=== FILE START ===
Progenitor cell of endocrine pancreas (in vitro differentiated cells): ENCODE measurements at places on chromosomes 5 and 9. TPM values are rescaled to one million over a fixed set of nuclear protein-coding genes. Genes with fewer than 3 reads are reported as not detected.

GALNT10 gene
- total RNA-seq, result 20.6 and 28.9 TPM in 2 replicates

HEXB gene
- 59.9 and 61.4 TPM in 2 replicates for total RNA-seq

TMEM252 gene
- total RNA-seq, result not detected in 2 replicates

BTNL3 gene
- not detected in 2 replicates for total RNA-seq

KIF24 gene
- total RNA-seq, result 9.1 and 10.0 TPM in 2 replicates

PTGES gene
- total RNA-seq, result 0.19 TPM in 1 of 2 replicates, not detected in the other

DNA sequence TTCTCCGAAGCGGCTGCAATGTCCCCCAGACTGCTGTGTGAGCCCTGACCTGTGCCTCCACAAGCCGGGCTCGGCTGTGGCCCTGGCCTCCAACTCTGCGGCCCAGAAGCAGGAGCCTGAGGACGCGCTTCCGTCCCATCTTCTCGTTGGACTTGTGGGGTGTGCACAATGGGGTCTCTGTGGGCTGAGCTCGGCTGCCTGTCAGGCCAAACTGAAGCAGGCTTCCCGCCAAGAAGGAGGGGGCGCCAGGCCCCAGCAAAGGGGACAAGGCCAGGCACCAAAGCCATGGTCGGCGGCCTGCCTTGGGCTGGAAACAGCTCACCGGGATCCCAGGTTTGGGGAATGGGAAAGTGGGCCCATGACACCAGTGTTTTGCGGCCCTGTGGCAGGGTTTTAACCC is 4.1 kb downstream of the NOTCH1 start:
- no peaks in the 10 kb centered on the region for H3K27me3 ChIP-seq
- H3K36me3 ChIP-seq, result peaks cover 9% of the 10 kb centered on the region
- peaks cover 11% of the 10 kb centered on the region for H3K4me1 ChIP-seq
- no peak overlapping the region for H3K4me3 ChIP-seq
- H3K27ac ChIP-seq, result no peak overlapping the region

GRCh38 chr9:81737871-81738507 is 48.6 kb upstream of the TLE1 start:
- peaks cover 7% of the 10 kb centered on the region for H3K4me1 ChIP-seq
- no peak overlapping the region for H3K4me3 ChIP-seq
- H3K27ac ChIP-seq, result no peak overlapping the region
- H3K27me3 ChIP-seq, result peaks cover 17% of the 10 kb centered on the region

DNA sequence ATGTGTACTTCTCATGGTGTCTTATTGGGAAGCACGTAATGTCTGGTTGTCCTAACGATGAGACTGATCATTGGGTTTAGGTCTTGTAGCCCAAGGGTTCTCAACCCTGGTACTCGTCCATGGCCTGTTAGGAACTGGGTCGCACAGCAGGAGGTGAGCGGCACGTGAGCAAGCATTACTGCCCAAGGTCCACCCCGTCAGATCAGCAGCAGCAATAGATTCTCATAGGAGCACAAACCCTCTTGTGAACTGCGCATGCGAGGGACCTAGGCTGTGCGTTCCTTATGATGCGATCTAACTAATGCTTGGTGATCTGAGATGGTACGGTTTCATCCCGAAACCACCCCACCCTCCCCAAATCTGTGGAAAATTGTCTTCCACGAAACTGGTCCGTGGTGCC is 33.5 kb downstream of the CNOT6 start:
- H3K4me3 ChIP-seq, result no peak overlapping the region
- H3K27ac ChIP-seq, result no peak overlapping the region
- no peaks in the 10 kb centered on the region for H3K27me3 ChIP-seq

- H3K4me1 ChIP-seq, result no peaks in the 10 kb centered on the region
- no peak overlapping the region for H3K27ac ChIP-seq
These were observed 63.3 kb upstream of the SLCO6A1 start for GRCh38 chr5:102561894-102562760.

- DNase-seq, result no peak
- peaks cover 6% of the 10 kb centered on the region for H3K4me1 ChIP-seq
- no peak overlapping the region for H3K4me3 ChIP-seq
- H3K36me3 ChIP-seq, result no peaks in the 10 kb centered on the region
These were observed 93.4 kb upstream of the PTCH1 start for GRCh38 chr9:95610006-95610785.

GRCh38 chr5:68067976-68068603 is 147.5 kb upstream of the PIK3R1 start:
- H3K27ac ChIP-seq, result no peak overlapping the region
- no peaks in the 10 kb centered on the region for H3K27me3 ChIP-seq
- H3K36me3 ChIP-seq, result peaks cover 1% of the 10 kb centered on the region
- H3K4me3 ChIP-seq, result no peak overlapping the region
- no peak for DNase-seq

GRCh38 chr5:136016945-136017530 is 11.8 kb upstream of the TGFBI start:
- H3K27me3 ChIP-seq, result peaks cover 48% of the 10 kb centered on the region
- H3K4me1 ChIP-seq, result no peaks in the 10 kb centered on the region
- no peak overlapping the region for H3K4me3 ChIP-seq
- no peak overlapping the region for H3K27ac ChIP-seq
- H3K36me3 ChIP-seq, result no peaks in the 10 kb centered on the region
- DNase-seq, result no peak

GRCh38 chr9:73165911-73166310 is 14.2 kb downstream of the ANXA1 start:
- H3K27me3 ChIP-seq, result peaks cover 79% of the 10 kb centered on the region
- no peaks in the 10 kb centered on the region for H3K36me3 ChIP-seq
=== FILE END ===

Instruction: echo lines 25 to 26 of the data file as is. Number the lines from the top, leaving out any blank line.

DNA sequence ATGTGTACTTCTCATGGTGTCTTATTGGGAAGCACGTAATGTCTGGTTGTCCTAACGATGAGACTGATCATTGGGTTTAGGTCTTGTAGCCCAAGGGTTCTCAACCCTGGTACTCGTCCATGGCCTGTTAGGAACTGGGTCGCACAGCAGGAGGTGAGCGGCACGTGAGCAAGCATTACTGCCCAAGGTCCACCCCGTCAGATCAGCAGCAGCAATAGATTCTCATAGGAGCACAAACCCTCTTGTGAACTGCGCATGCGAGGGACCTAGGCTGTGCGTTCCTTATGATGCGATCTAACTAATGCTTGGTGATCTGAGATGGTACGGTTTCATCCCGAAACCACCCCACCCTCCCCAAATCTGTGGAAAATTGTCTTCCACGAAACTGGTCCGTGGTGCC is 33.5 kb downstream of the CNOT6 start:
- H3K4me3 ChIP-seq, result no peak overlapping the region